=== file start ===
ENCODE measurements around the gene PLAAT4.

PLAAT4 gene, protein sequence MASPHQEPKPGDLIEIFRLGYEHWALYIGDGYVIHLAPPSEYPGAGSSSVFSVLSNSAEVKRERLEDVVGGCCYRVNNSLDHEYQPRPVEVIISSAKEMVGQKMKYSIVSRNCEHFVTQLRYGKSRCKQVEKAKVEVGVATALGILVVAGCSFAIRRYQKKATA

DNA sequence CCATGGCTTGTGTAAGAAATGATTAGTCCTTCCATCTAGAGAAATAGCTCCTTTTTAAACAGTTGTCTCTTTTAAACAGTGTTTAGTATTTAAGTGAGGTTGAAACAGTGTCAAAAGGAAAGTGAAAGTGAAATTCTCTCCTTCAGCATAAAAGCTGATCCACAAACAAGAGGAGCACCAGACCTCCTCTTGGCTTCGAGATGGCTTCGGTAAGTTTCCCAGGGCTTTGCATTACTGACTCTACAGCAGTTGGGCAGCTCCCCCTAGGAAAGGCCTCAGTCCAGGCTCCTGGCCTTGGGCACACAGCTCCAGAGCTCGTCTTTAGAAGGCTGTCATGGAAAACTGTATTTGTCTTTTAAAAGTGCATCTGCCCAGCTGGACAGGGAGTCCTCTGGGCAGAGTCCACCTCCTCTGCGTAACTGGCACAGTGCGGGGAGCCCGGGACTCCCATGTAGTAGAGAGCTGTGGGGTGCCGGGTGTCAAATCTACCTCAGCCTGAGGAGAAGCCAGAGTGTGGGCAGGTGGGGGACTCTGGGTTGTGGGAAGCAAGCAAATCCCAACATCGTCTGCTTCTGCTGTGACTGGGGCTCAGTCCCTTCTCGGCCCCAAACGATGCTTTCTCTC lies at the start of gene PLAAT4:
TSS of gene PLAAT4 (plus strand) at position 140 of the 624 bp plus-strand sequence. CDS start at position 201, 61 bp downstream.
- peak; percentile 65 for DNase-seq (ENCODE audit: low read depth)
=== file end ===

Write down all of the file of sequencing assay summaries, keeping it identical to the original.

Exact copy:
ENCODE measurements around the gene PLAAT4.

PLAAT4 gene, protein sequence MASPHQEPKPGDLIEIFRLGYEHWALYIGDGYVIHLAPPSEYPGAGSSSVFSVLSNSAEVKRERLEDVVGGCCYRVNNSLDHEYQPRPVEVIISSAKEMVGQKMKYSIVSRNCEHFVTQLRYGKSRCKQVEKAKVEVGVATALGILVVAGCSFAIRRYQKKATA

DNA sequence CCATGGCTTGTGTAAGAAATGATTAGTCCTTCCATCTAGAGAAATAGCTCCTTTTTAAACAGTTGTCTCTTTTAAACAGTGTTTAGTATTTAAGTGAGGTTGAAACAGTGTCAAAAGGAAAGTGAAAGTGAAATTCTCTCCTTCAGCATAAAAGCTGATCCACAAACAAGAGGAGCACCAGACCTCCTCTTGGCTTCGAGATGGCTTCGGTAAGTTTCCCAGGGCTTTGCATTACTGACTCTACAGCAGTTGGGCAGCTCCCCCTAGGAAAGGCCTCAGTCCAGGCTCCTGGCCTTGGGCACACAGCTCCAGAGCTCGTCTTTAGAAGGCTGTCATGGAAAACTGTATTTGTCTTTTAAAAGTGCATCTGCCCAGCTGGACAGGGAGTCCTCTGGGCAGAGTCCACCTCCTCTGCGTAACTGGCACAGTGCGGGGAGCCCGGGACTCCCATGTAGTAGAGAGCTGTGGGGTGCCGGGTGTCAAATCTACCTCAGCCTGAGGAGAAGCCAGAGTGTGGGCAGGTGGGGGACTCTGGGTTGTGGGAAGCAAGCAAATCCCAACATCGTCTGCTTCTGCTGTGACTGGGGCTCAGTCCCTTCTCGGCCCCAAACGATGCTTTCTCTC lies at the start of gene PLAAT4:
TSS of gene PLAAT4 (plus strand) at position 140 of the 624 bp plus-strand sequence. CDS start at position 201, 61 bp downstream.
- peak; percentile 65 for DNase-seq (ENCODE audit: low read depth)